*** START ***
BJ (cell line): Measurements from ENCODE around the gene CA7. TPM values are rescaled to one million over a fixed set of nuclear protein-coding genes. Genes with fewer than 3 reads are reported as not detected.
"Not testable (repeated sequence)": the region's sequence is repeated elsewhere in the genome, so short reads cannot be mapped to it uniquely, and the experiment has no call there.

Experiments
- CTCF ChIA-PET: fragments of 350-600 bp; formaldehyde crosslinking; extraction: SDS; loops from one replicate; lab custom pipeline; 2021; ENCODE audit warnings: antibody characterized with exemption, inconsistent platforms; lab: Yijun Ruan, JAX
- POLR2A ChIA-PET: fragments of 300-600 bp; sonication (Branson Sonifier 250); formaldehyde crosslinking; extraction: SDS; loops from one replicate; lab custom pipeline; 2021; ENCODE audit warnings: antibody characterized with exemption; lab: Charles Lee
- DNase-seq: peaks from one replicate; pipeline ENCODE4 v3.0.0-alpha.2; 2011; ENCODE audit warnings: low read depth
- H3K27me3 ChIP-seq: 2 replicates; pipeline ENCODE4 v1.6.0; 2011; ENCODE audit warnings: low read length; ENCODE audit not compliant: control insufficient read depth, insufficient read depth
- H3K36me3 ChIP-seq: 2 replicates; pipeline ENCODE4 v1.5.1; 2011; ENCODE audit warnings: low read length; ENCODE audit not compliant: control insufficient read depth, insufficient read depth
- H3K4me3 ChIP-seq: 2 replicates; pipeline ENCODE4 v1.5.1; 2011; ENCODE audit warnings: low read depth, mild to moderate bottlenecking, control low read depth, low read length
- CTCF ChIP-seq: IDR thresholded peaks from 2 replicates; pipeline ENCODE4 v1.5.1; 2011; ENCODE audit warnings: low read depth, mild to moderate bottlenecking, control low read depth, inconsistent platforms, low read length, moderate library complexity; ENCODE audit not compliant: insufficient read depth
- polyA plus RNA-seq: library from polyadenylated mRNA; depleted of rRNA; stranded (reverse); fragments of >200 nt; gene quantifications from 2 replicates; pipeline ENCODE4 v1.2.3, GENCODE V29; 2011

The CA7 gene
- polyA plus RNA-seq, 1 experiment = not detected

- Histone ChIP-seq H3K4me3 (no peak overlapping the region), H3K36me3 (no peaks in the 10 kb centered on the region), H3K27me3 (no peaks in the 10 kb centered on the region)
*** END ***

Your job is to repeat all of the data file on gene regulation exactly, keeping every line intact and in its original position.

BJ (cell line): Measurements from ENCODE around the gene CA7. TPM values are rescaled to one million over a fixed set of nuclear protein-coding genes. Genes with fewer than 3 reads are reported as not detected.
"Not testable (repeated sequence)": the region's sequence is repeated elsewhere in the genome, so short reads cannot be mapped to it uniquely, and the experiment has no call there.

Experiments
- CTCF ChIA-PET: fragments of 350-600 bp; formaldehyde crosslinking; extraction: SDS; loops from one replicate; lab custom pipeline; 2021; ENCODE audit warnings: antibody characterized with exemption, inconsistent platforms; lab: Yijun Ruan, JAX
- POLR2A ChIA-PET: fragments of 300-600 bp; sonication (Branson Sonifier 250); formaldehyde crosslinking; extraction: SDS; loops from one replicate; lab custom pipeline; 2021; ENCODE audit warnings: antibody characterized with exemption; lab: Charles Lee
- DNase-seq: peaks from one replicate; pipeline ENCODE4 v3.0.0-alpha.2; 2011; ENCODE audit warnings: low read depth
- H3K27me3 ChIP-seq: 2 replicates; pipeline ENCODE4 v1.6.0; 2011; ENCODE audit warnings: low read length; ENCODE audit not compliant: control insufficient read depth, insufficient read depth
- H3K36me3 ChIP-seq: 2 replicates; pipeline ENCODE4 v1.5.1; 2011; ENCODE audit warnings: low read length; ENCODE audit not compliant: control insufficient read depth, insufficient read depth
- H3K4me3 ChIP-seq: 2 replicates; pipeline ENCODE4 v1.5.1; 2011; ENCODE audit warnings: low read depth, mild to moderate bottlenecking, control low read depth, low read length
- CTCF ChIP-seq: IDR thresholded peaks from 2 replicates; pipeline ENCODE4 v1.5.1; 2011; ENCODE audit warnings: low read depth, mild to moderate bottlenecking, control low read depth, inconsistent platforms, low read length, moderate library complexity; ENCODE audit not compliant: insufficient read depth
- polyA plus RNA-seq: library from polyadenylated mRNA; depleted of rRNA; stranded (reverse); fragments of >200 nt; gene quantifications from 2 replicates; pipeline ENCODE4 v1.2.3, GENCODE V29; 2011

The CA7 gene
- polyA plus RNA-seq, 1 experiment = not detected

- Histone ChIP-seq H3K4me3 (no peak overlapping the region), H3K36me3 (no peaks in the 10 kb centered on the region), H3K27me3 (no peaks in the 10 kb centered on the region)